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Top 100 Albums of the Decade: #38 The Avalanches - Since I Left You

 

Top 100 Albums of the Decade list will be posted over the course of 100 days. On September 23rd, we will post one album and continue every day until December 31st, when we will unveil our #1 album of the decade!

Please read our introduction to learn about our nominating and ordering process.

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#38 Avalanches - Since I Left You

I would have been thirteen when Avalanches' Since I Left You came out, and upon first listen it clanged of a sort of residual timelessness. This is before I knew what timelessness was, or at least before I experienced it in any first-hand sense. So my reaction was much more basic: though I had no idea just how rarely I would get this sensation in the future, I knew that this was an album I'd be listening for many, many years. It came to me by way of my older brother, at a time when I was listening to and devouring the better portions of popular radio (what's up, Cake?), long before I had any engrained interest in this whole music scene. Since I left You, though I realize now that it was, didn't feel novel or groundbreaking. It felt like a warm, well-used classic, a gateway to all sorts of genres – jazz, funk, very early hip hop and soul – that in my youth I had no working appreciation for. In its actual release year of 2000, I was convinced this was an album survived from sometime before I was born.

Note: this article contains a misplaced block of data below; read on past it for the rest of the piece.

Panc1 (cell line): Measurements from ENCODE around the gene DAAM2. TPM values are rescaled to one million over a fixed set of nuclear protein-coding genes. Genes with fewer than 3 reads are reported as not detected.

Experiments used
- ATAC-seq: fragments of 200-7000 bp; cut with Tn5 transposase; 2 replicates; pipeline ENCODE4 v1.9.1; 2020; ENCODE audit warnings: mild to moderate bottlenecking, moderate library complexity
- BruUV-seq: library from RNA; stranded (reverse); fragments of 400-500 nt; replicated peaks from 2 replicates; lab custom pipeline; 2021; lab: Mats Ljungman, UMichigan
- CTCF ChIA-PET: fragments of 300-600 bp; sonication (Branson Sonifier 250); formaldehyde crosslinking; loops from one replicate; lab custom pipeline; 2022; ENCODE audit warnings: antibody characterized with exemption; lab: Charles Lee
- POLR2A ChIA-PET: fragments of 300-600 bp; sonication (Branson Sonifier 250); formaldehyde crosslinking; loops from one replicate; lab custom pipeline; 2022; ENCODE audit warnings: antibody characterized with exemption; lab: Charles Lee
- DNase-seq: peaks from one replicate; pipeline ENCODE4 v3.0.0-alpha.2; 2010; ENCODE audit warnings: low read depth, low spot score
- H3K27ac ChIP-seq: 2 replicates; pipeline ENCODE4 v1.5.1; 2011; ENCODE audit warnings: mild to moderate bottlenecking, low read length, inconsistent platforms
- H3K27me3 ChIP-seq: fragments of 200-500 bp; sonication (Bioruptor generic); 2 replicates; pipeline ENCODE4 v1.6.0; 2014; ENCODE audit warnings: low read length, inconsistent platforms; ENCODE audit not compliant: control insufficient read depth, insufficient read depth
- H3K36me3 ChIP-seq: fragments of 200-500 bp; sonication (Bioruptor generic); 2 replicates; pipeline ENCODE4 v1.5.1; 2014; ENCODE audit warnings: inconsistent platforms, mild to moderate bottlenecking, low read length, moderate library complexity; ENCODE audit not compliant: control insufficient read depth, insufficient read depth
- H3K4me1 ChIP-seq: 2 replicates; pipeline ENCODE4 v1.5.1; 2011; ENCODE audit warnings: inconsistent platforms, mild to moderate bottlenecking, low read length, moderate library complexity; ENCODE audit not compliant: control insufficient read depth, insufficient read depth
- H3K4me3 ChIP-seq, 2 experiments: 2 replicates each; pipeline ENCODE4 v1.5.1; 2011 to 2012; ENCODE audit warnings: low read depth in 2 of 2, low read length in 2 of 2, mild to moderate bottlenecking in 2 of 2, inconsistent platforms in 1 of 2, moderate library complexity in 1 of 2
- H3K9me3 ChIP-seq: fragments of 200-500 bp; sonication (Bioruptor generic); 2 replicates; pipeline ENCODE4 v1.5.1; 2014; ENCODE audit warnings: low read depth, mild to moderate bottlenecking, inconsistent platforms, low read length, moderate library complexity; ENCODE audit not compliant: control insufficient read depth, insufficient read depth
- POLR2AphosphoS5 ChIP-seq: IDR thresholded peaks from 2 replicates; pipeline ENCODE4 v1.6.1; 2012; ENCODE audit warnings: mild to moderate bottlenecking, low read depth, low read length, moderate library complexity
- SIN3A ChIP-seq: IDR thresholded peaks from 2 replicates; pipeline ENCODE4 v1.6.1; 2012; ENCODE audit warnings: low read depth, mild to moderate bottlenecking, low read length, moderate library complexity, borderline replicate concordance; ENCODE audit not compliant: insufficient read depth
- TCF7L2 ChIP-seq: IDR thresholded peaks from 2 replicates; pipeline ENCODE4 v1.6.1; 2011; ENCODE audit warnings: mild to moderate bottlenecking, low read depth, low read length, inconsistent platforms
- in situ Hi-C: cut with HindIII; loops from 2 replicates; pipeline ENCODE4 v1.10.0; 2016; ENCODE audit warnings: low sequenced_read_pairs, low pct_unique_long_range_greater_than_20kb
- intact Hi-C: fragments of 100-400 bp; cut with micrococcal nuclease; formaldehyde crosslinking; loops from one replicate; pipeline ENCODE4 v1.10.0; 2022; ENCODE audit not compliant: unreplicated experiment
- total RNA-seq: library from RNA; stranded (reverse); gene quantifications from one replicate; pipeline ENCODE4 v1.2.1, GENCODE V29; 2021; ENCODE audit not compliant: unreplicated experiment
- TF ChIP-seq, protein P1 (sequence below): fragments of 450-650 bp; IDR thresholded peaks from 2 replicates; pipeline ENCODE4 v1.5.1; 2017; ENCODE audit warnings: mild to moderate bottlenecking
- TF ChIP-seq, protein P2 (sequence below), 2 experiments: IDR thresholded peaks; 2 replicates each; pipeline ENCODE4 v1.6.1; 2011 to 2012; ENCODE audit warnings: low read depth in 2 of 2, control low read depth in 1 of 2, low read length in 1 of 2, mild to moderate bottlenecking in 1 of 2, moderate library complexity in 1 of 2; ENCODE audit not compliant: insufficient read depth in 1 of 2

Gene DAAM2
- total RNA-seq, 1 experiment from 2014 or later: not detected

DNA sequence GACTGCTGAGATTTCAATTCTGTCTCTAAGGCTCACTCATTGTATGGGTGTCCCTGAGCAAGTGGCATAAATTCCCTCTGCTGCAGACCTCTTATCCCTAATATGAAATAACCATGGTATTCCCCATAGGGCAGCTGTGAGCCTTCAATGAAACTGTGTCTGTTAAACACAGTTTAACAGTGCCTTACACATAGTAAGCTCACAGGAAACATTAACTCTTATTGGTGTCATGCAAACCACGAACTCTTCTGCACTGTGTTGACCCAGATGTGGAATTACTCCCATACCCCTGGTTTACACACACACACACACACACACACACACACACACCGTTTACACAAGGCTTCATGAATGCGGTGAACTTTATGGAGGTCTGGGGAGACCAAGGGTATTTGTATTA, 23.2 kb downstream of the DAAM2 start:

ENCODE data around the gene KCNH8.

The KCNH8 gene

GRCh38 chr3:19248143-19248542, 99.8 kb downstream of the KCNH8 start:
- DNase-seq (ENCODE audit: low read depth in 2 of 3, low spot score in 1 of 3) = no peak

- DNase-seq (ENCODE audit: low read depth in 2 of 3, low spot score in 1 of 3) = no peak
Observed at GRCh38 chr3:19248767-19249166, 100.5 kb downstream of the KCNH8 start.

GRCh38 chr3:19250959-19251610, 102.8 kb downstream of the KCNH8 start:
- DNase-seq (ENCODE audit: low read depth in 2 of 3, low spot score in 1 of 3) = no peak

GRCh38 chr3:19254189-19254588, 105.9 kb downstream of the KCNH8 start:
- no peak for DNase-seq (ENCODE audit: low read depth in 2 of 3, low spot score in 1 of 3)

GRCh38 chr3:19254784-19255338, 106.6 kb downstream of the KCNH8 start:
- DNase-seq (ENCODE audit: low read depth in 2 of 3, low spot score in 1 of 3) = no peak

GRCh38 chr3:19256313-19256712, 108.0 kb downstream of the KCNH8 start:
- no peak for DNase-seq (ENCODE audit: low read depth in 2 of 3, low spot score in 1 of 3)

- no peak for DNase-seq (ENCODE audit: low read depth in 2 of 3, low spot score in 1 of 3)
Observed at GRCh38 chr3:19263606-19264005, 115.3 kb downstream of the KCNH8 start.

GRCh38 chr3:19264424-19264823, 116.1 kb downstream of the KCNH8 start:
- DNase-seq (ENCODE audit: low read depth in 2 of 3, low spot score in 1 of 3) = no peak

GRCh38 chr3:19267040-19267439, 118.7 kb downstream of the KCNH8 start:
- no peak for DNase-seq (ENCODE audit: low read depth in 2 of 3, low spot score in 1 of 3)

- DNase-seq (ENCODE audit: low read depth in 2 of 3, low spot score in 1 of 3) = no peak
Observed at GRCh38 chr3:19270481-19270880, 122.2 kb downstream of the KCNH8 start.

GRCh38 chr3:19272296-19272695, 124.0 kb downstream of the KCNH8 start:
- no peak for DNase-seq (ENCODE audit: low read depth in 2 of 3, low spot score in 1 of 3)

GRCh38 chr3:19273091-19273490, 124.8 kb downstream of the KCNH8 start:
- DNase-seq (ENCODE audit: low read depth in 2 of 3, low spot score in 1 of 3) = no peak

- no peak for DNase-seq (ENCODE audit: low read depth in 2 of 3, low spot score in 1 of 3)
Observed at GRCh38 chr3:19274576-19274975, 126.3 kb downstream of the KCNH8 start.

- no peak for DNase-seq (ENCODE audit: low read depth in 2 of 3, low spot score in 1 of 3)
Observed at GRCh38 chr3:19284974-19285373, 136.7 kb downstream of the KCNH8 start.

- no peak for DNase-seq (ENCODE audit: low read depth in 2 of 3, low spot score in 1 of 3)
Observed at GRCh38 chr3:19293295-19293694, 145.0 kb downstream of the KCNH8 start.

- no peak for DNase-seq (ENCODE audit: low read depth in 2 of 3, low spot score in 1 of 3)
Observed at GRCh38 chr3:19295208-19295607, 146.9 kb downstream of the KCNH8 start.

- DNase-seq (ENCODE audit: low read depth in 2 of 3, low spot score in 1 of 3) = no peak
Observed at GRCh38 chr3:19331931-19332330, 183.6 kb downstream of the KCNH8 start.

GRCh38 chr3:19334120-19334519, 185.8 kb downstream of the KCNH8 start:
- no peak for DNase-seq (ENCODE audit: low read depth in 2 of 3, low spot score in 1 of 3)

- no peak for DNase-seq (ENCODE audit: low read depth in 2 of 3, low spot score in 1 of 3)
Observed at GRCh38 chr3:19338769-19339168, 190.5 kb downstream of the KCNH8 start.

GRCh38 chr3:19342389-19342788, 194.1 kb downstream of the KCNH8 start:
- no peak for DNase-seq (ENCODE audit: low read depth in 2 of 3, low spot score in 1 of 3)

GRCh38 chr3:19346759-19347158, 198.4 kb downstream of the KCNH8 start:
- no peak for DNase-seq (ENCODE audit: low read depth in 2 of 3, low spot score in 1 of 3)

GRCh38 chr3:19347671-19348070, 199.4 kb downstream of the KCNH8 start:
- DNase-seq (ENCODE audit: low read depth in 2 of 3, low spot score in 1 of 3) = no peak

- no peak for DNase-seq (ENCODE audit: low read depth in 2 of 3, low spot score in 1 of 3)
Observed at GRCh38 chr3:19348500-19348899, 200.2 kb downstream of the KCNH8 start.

Of course, such a visceral reaction in the days when I was uncynical about music (oh, how much I'd pay to thin out my cynicism sometimes…) must be checked against the emotional distortion inherent in the workings of nostalgia. Coming back to this album for the umpteenth time – but the first with a real critical ear – it still strikes me as brilliant. It's lush, it's complex, but more than that, each element takes its turn in the foreground: each sample, each riff, and each borrowed genre in turn. The transitions are as smooth as they are stylistically strident – take the cut from the sawing synthesizer of "Flight Tonight" into the brief elevator-piano crooned interlude on "Close to You." And it produced any number of standalone hits, among them the title track and the playful, elementary "Frontier Psychiatrist." This is one of the best sample-based albums of the decade – everything, as they say, is in its right place, backdropped with humble and appreciative nods to the past. Fittingly, it is this quality that will carry its legacy long into the future.

Check back tomorrow for the next album! To see the full list of the Top 100 Albums of the Decade, click here.

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